I would like to suggest are slow baby step at a time look at geology.
How do geologists really know what a sample is and how it came to be?
Too often we seem to see very general terms used that then get qualified as a different term but without an explanation of what the differences are and why they are made. I'd like to see if by my asking question those good folk who actually know what they are talking about can 'splain it to me.
Hopefully we can move slowly enough to avoid gross generalities but still keep things simply enough that even I can understand them.
The discussion should move from general terms like sedimentary rock to more specific points like the basic methods sedimentary rocks get produced; to how specific designations are identified and what original materials produce specific final types of rock.
First I like to explore just sedimentary rocks before attempting to identify igneous or metamorphic rocks.
To begin, are all sedimentary rocks produced the same way?
Please, let's go slow and until I understand something put off new questions.
Before we move on to the biological sedimentary rocks can we spend a little more time at clastics? I know I'm slow but I still have a few more questions about identifying clastics before we move on to chemical and biological sedimentary rocks.
So clastic sedimentary rocks begin as other rocks and before they can exist there needs to be time enough to first weather and erode other rocks to make the small rock and mineral fragments that have been eroded and transported to a depositional center that edge mentions in Message 6.
That brings up a couple other points.
First it seems from what edge said we need two processes. We need weathering and erosion and then the pieces parts need to be transported to some spot where the stop and accumulate. To end up as a layer in the geological column of a given location the pieces parts need to stay in that location long enough for the individual pieces parts to turn back into another big rock.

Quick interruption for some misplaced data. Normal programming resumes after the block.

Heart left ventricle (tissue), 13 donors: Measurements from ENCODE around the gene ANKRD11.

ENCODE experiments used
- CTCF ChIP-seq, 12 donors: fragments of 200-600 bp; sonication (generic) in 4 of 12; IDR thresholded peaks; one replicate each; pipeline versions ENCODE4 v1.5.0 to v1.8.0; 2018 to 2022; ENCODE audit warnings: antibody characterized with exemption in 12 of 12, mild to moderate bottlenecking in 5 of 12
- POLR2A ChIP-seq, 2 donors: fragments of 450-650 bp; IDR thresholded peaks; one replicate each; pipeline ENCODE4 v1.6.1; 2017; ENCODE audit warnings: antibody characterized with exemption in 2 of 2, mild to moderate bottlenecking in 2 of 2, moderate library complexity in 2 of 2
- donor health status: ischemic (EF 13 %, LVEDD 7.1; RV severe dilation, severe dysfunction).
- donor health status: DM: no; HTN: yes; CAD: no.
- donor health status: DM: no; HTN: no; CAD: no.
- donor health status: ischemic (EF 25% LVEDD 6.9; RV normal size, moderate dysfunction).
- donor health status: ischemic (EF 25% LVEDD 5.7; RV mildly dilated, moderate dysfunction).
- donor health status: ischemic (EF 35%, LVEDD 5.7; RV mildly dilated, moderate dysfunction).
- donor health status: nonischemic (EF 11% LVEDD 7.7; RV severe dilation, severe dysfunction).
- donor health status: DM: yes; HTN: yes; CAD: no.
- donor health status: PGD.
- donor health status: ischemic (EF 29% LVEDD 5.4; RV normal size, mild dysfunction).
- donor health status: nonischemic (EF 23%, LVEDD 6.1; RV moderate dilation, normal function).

And back towards mud. It seems that the size of pieces parts also plays some part in determining what the final clastic rock will become.
Is that correct and if so what types of clastic rocks are made from the different sized pieces parts?
How can someone tell the various resulting rocks apart?
We can make it more difficult by giving them modifiers like 'calcareous' or 'organic'; or we can combine the terms to things like 'sandy carbonaceous mudstone' (which may not actually exist, but you get the idea).
I think so but as usual, a few questions. I've seen things described as mudstone and siltstone but also as shale.
Particle size is pretty clear but what produces the different sized particles. Why does something end up as silt or mud or clay?
Where does shale fit in? What is it and why is it different? And then there is slate???????
Re: Great so far but I'm slow so humor me by expanding some.
Oh, I missed this. Slate is a metamorphic rock, and comes apart into layers because it has undergone foliation. To explain this, consider that the silicate minerals in a rock have shapes: they can come in strings or sheets. So when a rock is heated and compressed, these minerals get pushed so that they lie perpendicular to the direction of the compression.
So far we have discussed two kinds of rock that both are found to create layers, shale and slate. The later has undergone metamorphose and it was that process through crystal alignment that produced the layering.
Are the layering found is shale produced a different way?
For clastic sedimentary rocks to form there first need to be other rocks and those prior rocks need to get weathered and eroded into small pieces parts. The final material will be determined by what the original material was and particles size as well as crystalline structure. Some materials will also change form should they undergo metamorphose.
Back in Message 6 edge mentioned a second family of processes, chemical sediments that precipitate out of water such as chert, or evaporites, or travertine, or various types of iron formations. I imagine that for things to precipitate out they must first be suspended in water and so once again they must exist before they can be precipitated out.
Is that correct?
What is chert and travertine.
Would limestone and chalk fall in the clastic category?
Are the mineral salts examples of precipitates?
edge's reply while I was writing this adds another question.
What is the difference between lithification and metamorphism.